Centennial Mayor Cathy Noon highlighted many of the city’s forward-thinking accomplishments in her final State of Our City address last week at Embassy Suites.
BY PETER JONES
Centennial Mayor Cathy Noon’s final State of Our City address was both a nostalgic farewell from a longtime public servant and a spirited look forward at a city that has finally come of age.
“For me, a Centennial journey is coming to an end,” the term-limited Noon told a room of city residents and regional public officials at Embassy Suites in Centennial on April 13.
Noon, only the second mayor in Centennial’s 16-year history, became slightly emotional as she briefly acknowledged her waning months as the city’s top elected leader. By the time she steps down next January, Noon will have been mayor for nearly half of Centennial’s history.
“I am proud to have been part of this amazing journey and even prouder that we are creating a new roadmap for future generations to enjoy living, working and playing here,” she said.
The outgoing mayor relied on that new proverbial GPS for much of her 40-minute cruise through Centennial’s self-driven accomplishments of the past year—from an internationally recognized partnership with Lyft to a fiber-optic master plan that prompted Governing magazine to dub Centennial “America’s most internet-connected city.”
“Centennial continues to live up to its founding principles of being efficient and innovative,” Noon said during her update on the city’s high-tech performance.
Among the latest innovations has been the $1.25 million first phase of Centennial’s Intelligent Transportation System Master Plan, an important citywide adjunct to the long-awaited reconfiguration of I-25’s interchange at Arapahoe Road.
“We will install travel-time monitors, improve traffic-signal detection and connect all traffic signals to the upgraded master system—very exciting for travel in Centennial,” Noon said.
Founded defiantly in 2001 from a hodgepodge of unincorporated Arapahoe County, the newest city in the immediate metro area has long staked its identity in out-of-the-box thinking—from contracting for essential city services to forging solutions in technology platforms.
In 2014, Centennial was the smallest of 12 U.S. cities to receive a three-year $1.5 million “innovation” grant from Bloomberg Philanthropies. The resulting “i-team” would launch Go Centennial, a six-month partnership with Lyft that offered free rides to and from the Dry Creek light rail station. The millennial-skewing i-team worked in partnership with the Centennial Senior Commission to ensure user-friendliness across the generational board.
“This innovative, first-of-its-kind project served as a model for transit systems throughout the nation,” Noon said of Go Centennial. “We received worldwide media attention and continue to receive inquiries from cities across the U.S.”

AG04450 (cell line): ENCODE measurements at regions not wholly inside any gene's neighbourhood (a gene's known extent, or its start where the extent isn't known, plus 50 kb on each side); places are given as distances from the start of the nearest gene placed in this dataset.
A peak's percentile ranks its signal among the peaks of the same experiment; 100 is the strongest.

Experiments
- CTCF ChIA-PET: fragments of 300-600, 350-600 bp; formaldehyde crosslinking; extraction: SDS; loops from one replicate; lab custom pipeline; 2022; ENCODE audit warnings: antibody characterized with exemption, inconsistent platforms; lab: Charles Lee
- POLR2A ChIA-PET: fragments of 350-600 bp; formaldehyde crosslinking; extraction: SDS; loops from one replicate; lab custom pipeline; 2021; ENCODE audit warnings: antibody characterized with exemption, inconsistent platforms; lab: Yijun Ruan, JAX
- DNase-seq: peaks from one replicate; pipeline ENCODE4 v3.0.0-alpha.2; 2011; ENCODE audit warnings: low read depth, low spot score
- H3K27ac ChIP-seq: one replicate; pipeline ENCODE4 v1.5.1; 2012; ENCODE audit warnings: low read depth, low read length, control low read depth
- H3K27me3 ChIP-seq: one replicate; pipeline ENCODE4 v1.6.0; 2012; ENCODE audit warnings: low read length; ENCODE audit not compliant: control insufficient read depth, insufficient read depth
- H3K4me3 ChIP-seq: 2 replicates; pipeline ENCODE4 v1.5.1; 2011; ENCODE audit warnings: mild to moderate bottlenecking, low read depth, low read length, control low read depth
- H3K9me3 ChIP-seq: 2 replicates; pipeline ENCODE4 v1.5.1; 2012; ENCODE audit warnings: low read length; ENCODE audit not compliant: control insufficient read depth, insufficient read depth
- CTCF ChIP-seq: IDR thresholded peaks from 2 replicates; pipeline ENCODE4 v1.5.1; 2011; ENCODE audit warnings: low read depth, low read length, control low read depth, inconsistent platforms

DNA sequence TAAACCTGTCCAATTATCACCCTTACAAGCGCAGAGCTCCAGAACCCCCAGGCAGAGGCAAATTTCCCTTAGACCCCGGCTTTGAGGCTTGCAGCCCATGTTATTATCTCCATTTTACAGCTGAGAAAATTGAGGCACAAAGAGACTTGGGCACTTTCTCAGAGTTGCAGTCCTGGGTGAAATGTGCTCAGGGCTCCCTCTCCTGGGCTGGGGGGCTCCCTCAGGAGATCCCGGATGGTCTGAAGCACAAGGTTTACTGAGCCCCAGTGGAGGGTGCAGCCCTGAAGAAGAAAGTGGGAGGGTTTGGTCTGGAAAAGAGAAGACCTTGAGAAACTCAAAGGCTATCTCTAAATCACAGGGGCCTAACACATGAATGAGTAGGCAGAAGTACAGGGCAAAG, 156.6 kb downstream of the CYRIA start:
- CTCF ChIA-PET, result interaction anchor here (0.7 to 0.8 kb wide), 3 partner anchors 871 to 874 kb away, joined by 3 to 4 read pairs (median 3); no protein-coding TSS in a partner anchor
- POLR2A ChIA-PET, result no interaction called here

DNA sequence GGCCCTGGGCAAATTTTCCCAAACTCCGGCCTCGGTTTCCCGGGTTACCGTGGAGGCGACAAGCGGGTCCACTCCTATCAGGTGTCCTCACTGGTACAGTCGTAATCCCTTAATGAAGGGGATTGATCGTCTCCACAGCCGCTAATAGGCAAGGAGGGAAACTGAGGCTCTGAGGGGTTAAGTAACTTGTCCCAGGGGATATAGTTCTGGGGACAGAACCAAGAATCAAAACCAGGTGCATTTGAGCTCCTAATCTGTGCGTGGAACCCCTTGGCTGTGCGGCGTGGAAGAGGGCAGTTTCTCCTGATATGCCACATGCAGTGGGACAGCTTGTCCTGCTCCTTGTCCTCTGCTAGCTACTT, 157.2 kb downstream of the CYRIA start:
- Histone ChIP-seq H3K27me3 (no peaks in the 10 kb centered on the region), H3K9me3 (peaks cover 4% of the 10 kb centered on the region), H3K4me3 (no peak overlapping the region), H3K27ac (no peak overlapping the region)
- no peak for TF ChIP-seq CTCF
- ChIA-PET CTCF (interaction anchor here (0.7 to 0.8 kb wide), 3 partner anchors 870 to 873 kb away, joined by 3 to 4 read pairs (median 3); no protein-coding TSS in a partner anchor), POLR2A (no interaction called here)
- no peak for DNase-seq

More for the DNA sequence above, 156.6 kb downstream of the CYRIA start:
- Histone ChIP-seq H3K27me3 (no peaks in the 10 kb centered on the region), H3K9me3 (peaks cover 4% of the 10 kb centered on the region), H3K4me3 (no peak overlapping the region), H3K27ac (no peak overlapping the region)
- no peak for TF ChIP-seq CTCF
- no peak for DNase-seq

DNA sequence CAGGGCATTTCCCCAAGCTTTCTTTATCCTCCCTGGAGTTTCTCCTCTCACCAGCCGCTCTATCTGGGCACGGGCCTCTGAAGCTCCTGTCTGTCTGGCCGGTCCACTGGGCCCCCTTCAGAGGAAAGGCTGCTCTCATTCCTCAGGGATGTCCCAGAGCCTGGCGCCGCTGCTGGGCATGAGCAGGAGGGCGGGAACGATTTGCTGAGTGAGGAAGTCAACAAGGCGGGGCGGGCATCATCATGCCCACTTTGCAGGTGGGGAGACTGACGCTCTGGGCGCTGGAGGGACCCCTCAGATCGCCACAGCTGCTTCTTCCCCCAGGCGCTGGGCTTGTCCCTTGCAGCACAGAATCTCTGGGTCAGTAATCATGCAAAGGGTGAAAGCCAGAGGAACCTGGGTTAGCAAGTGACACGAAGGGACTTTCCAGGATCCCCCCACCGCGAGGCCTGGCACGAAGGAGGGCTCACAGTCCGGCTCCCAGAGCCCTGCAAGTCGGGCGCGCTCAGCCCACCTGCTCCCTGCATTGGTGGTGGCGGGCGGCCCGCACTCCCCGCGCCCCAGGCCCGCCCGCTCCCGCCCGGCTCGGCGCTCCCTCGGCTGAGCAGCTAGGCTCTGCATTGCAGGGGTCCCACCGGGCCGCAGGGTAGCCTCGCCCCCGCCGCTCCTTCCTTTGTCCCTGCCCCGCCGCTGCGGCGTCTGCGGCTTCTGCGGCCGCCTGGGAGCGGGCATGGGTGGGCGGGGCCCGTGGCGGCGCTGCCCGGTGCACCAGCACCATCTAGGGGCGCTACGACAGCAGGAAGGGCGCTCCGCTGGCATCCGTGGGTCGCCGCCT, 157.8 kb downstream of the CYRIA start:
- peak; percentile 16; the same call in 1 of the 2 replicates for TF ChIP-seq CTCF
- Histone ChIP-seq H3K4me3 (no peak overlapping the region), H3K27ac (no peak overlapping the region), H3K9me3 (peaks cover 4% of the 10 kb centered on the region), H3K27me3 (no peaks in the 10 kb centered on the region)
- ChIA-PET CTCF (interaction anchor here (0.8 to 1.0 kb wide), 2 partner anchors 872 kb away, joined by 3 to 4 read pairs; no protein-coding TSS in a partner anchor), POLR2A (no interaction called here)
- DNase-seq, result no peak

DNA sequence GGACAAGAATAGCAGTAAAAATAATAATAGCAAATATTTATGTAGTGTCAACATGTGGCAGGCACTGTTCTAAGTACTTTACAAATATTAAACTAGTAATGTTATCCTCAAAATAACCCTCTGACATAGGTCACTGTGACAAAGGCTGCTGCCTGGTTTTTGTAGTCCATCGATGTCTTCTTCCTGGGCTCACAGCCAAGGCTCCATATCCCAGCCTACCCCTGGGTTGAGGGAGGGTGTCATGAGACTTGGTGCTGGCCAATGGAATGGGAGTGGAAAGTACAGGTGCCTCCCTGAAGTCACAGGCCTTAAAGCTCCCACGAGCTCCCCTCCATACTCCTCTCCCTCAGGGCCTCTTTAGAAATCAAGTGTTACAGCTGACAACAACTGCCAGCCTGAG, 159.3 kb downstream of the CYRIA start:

Meanwhile, Centennial also earned recognition as Colorado’s second-healthiest housing market, its most “family-friendly” city, and the best city in the state for first-time homebuyers.
“I say, we’re on the right track,” Noon said.
Several hundred Centennial residents and regional public officials turned out for Mayor Cathy Noon’s State of Our City address at Embassy Suites.
According to the 60-ish mayor, the next step will be to ensure sufficient housing stock for Centennial’s growing senior population, which is predicted to be more than 17 percent higher than the national average within the next 13 years.
“It’s important for us to be planning now as 2030 will be here before we know it,” she said.
Other highlights for the year have included more annexations to the growing city, the introduction of several targeted master plans, and a compromise between the City Council and voters on an effort to limit certain business classifications along Arapahoe Road.
“In the end, a mutually accepted outcome was achieved while avoiding the cost of a special election,” Noon said.
The mayor’s impending departure comes as the city’s overall leadership remains uncertain. Two councilmembers are running for Noon’s seat this fall, while four other council seats are also up for election. The search for the next city manager is underway too.
For Noon’s part, she was clearly grateful for her own opportunities, after earlier stints in the incorporation movement and the drafting of the city charter.
“It has been an honor and privilege to serve as mayor of our community for eight years,” Noon said before receiving a standing ovation.
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